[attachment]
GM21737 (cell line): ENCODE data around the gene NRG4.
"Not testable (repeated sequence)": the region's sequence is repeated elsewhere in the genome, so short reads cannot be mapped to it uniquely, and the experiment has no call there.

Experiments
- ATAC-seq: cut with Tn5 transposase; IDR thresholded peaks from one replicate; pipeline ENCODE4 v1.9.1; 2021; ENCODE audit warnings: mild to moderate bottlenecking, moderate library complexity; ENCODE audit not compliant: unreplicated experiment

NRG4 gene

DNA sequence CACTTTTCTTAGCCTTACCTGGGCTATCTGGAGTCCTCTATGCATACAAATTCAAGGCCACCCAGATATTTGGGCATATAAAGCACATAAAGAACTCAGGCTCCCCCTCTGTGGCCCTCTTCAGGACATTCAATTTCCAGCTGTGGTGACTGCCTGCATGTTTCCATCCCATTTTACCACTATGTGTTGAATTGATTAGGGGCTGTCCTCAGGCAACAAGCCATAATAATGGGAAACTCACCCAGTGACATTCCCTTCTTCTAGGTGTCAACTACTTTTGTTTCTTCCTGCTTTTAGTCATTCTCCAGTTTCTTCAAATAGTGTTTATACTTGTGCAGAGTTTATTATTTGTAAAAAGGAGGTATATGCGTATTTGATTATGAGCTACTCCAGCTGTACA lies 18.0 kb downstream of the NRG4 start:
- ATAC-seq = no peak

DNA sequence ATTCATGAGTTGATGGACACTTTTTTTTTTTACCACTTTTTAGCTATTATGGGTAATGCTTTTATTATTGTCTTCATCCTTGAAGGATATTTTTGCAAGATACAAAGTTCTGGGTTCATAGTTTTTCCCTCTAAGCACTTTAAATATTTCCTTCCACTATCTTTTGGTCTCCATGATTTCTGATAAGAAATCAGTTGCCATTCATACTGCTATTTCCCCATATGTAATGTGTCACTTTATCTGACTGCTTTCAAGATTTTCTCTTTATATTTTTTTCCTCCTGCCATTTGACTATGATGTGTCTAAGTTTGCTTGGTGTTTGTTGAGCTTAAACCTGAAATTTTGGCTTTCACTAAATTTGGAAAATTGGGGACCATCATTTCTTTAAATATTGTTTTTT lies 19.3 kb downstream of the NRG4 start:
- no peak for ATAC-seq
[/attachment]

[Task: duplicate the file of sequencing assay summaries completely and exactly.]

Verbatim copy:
GM21737 (cell line): ENCODE data around the gene NRG4.
"Not testable (repeated sequence)": the region's sequence is repeated elsewhere in the genome, so short reads cannot be mapped to it uniquely, and the experiment has no call there.

Experiments
- ATAC-seq: cut with Tn5 transposase; IDR thresholded peaks from one replicate; pipeline ENCODE4 v1.9.1; 2021; ENCODE audit warnings: mild to moderate bottlenecking, moderate library complexity; ENCODE audit not compliant: unreplicated experiment

NRG4 gene

DNA sequence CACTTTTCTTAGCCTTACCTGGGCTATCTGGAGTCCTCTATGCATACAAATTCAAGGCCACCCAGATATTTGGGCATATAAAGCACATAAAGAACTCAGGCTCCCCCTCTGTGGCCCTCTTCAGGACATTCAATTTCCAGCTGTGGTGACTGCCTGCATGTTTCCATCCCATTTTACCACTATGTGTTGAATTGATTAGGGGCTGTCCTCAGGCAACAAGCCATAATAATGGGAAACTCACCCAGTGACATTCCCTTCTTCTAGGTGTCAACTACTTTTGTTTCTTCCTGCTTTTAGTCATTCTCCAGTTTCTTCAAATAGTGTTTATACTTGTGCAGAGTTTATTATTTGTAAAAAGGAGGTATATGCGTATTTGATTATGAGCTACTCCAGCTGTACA lies 18.0 kb downstream of the NRG4 start:
- ATAC-seq = no peak

DNA sequence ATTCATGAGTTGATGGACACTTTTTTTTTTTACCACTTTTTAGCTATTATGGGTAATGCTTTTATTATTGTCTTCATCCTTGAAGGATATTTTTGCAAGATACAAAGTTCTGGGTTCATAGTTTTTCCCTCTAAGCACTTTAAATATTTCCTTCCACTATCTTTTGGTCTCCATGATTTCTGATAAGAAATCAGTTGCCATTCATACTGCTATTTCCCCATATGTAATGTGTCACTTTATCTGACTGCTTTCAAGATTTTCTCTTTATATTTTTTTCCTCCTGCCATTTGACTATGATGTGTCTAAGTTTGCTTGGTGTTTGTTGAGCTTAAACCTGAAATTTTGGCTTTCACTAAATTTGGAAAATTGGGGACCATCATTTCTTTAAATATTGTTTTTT lies 19.3 kb downstream of the NRG4 start:
- no peak for ATAC-seq